A bit of light reading

Amir D. Aczel’s book Finding Zero: A Mathematician’s Odyssey to Uncover the Origins of Numbers

I quite enjoyed this book, the story of one man and his search for the origin of zero. It turns into a trek across south east Asia, where he crosses the barrier from Hindu Arabic numbers to something a little stranger. It appears that while in the west numbers were used for commerce, in the east they had a lot to do with mysticism.

The book follows the questions of the author as a child from the first time the questions occurred to when where somewhat answered as an adult. The story has the author travelling around the world focusing on what used to be part of the French colonial empire that they called Indochine.

The author sadly passed away in the year of publication, 2015. One of the mathematicians he references Alexander Grotendhieck died in late 2014. What isn’t referenced as it wasn’t widely known at that time is at the end of his life  Grotendhieck relented on the retraction that is mentioned in the book.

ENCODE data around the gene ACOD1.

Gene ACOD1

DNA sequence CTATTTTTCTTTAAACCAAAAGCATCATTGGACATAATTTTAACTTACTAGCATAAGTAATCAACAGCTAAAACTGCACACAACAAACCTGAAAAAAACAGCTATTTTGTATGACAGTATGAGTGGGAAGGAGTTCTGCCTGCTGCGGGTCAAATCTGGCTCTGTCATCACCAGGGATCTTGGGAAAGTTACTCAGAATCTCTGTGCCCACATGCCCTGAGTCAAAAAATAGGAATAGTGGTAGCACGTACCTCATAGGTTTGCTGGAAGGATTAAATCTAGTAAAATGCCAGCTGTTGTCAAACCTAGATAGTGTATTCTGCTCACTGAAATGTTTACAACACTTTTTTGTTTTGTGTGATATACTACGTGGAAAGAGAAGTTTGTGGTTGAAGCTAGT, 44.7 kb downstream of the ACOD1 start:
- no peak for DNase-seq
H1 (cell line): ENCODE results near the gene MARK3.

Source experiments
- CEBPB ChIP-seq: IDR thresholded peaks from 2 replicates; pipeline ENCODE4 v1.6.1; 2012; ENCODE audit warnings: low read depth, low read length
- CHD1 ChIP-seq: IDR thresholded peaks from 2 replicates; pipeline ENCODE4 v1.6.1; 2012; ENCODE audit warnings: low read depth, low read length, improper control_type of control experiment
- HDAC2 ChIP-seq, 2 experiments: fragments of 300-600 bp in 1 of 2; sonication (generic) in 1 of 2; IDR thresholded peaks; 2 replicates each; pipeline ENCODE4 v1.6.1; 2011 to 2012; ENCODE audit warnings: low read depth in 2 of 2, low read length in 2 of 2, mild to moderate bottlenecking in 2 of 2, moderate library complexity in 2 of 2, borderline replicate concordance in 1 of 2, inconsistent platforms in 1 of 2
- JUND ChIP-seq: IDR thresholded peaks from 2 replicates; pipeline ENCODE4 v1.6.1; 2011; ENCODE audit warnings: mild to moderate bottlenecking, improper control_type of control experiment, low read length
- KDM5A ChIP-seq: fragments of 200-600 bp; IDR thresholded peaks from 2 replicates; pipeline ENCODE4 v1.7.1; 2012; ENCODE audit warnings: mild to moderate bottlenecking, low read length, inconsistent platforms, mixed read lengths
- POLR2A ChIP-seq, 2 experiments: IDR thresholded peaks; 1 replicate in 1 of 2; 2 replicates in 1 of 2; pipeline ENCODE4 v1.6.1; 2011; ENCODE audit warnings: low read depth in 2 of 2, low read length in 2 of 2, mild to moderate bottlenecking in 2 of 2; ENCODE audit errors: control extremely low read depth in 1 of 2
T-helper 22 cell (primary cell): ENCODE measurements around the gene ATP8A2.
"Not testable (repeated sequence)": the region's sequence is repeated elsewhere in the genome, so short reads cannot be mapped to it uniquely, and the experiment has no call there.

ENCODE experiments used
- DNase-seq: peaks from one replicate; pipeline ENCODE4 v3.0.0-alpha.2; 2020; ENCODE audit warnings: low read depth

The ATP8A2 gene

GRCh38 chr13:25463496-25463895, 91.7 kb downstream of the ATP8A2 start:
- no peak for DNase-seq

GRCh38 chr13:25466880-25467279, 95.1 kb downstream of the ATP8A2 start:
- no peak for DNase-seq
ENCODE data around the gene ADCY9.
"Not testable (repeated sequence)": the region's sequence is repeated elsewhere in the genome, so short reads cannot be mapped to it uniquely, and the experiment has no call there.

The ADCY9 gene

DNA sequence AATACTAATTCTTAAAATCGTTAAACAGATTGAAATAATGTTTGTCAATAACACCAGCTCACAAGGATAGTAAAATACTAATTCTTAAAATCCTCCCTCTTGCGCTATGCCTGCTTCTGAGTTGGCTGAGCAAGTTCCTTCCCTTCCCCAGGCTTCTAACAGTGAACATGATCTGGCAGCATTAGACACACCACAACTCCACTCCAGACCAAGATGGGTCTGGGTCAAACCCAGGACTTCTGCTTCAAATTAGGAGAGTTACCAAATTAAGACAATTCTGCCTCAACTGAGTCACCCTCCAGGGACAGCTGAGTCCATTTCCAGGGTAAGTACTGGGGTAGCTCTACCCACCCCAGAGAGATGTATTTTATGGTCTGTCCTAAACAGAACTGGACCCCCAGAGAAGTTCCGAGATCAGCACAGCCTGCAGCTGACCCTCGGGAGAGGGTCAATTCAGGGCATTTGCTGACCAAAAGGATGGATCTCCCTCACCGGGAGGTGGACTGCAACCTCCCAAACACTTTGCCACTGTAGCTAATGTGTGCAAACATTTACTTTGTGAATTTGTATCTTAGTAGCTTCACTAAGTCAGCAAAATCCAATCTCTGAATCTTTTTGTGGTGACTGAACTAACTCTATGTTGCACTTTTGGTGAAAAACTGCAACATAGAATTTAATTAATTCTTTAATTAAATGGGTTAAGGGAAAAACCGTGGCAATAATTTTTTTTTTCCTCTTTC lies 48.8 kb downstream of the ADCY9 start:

Due to the inclusion of Grothendhieck the group Bourbaki gets a mention in passing.

Popular Television & Physics Comedy

There is a mathematician named Douglas R Hofstader, another one named Sheldon Katz, both rather interesting in their own way.

The former is the author of several books. Godel Esher Bach is most likely the most well known of them.

The latter Sheldon H. Katz is an American mathematician, specializing in algebraic geometry and its applications to string theory. In 1973 Katz won first prize in the U.S.A. Mathematical Olympiad (Wikipedia). This is him talking about something I understand some of the words but not in that order, it is way over my head. Sheldon Katz – Elliptically fibered Calabi-Yau threefolds: mirror symmetry and Jacobi forms